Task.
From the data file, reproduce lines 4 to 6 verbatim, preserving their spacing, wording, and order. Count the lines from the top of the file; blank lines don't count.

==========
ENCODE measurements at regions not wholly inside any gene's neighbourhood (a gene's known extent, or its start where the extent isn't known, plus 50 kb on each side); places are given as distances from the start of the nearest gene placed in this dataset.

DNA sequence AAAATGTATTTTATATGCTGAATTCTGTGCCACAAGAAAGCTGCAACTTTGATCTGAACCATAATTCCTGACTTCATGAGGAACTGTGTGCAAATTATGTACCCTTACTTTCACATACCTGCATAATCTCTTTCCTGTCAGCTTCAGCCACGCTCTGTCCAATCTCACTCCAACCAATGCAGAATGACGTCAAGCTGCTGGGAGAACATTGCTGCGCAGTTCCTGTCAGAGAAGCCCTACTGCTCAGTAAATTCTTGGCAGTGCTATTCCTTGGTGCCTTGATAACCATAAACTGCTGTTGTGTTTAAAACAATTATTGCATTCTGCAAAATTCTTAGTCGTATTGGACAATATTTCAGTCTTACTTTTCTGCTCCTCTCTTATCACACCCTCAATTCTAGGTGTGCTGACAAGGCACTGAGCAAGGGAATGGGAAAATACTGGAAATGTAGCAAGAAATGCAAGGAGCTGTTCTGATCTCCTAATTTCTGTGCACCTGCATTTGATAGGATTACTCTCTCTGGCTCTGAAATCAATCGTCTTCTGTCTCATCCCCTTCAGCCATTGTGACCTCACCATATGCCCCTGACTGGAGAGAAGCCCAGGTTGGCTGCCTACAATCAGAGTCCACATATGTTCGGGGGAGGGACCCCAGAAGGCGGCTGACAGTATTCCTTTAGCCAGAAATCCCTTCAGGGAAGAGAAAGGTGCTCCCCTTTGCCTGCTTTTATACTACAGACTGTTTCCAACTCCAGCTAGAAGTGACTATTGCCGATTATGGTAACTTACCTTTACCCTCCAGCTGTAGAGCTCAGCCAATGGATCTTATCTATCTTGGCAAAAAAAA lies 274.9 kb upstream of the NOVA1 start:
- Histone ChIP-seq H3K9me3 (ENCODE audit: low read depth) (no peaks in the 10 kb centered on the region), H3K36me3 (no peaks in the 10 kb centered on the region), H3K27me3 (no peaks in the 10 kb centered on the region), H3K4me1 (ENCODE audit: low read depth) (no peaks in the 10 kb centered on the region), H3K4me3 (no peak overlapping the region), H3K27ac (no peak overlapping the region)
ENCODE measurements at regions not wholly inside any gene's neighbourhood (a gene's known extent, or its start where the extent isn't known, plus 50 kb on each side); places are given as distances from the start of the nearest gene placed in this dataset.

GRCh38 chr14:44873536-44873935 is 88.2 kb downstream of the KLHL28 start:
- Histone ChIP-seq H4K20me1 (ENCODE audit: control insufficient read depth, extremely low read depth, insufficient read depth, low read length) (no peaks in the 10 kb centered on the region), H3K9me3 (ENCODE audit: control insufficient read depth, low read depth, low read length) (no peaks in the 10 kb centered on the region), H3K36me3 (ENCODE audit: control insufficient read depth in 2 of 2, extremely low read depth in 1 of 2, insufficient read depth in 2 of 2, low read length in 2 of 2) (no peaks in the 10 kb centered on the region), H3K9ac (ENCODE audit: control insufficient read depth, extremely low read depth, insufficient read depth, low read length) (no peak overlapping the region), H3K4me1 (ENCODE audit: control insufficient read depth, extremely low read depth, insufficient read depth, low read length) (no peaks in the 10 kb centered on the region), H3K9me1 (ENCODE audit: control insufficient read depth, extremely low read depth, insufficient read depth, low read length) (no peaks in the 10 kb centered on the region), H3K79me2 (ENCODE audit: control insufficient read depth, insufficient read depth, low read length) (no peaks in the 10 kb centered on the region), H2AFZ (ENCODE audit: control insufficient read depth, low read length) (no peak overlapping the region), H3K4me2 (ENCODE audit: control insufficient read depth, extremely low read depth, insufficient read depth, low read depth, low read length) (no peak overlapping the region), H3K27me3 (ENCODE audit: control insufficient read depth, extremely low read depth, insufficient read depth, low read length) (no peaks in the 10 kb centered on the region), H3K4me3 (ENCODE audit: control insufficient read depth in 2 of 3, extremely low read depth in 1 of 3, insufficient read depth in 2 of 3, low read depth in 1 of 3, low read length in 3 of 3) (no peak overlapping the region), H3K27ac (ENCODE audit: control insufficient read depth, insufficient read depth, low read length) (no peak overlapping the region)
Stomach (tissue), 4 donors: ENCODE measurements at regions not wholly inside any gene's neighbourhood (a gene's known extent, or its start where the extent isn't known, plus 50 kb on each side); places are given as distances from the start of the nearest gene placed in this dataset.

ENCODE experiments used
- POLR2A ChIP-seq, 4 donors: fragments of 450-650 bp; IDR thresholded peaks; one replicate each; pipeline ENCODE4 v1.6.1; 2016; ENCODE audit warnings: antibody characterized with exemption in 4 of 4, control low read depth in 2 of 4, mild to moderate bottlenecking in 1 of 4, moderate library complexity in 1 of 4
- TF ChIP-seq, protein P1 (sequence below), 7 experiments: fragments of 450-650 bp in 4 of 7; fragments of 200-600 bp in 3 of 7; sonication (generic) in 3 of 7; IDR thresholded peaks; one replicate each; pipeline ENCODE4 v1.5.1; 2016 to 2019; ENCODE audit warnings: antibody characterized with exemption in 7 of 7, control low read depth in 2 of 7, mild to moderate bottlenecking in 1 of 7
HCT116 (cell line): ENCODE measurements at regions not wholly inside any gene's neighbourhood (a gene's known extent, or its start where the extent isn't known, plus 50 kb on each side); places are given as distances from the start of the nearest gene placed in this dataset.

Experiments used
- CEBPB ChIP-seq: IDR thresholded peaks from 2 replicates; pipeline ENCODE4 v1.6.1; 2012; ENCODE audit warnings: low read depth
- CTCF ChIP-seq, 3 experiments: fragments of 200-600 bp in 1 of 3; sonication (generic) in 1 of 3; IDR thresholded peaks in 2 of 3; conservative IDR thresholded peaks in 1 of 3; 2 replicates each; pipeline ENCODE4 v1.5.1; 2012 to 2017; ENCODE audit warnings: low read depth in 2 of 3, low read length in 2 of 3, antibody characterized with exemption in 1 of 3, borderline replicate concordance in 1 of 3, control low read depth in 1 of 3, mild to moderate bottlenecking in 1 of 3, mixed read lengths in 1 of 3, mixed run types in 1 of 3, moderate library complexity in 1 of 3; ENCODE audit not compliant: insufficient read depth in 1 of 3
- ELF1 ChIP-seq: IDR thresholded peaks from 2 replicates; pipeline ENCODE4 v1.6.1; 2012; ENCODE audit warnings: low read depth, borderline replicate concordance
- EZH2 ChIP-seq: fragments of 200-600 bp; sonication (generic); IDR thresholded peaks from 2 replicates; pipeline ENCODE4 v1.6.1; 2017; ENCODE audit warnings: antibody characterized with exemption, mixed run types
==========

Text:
ENCODE measurements at regions not wholly inside any gene's neighbourhood (a gene's known extent, or its start where the extent isn't known, plus 50 kb on each side); places are given as distances from the start of the nearest gene placed in this dataset.

GRCh38 chr14:44873536-44873935 is 88.2 kb downstream of the KLHL28 start:
- Histone ChIP-seq H4K20me1 (ENCODE audit: control insufficient read depth, extremely low read depth, insufficient read depth, low read length) (no peaks in the 10 kb centered on the region), H3K9me3 (ENCODE audit: control insufficient read depth, low read depth, low read length) (no peaks in the 10 kb centered on the region), H3K36me3 (ENCODE audit: control insufficient read depth in 2 of 2, extremely low read depth in 1 of 2, insufficient read depth in 2 of 2, low read length in 2 of 2) (no peaks in the 10 kb centered on the region), H3K9ac (ENCODE audit: control insufficient read depth, extremely low read depth, insufficient read depth, low read length) (no peak overlapping the region), H3K4me1 (ENCODE audit: control insufficient read depth, extremely low read depth, insufficient read depth, low read length) (no peaks in the 10 kb centered on the region), H3K9me1 (ENCODE audit: control insufficient read depth, extremely low read depth, insufficient read depth, low read length) (no peaks in the 10 kb centered on the region), H3K79me2 (ENCODE audit: control insufficient read depth, insufficient read depth, low read length) (no peaks in the 10 kb centered on the region), H2AFZ (ENCODE audit: control insufficient read depth, low read length) (no peak overlapping the region), H3K4me2 (ENCODE audit: control insufficient read depth, extremely low read depth, insufficient read depth, low read depth, low read length) (no peak overlapping the region), H3K27me3 (ENCODE audit: control insufficient read depth, extremely low read depth, insufficient read depth, low read length) (no peaks in the 10 kb centered on the region), H3K4me3 (ENCODE audit: control insufficient read depth in 2 of 3, extremely low read depth in 1 of 3, insufficient read depth in 2 of 3, low read depth in 1 of 3, low read length in 3 of 3) (no peak overlapping the region), H3K27ac (ENCODE audit: control insufficient read depth, insufficient read depth, low read length) (no peak overlapping the region)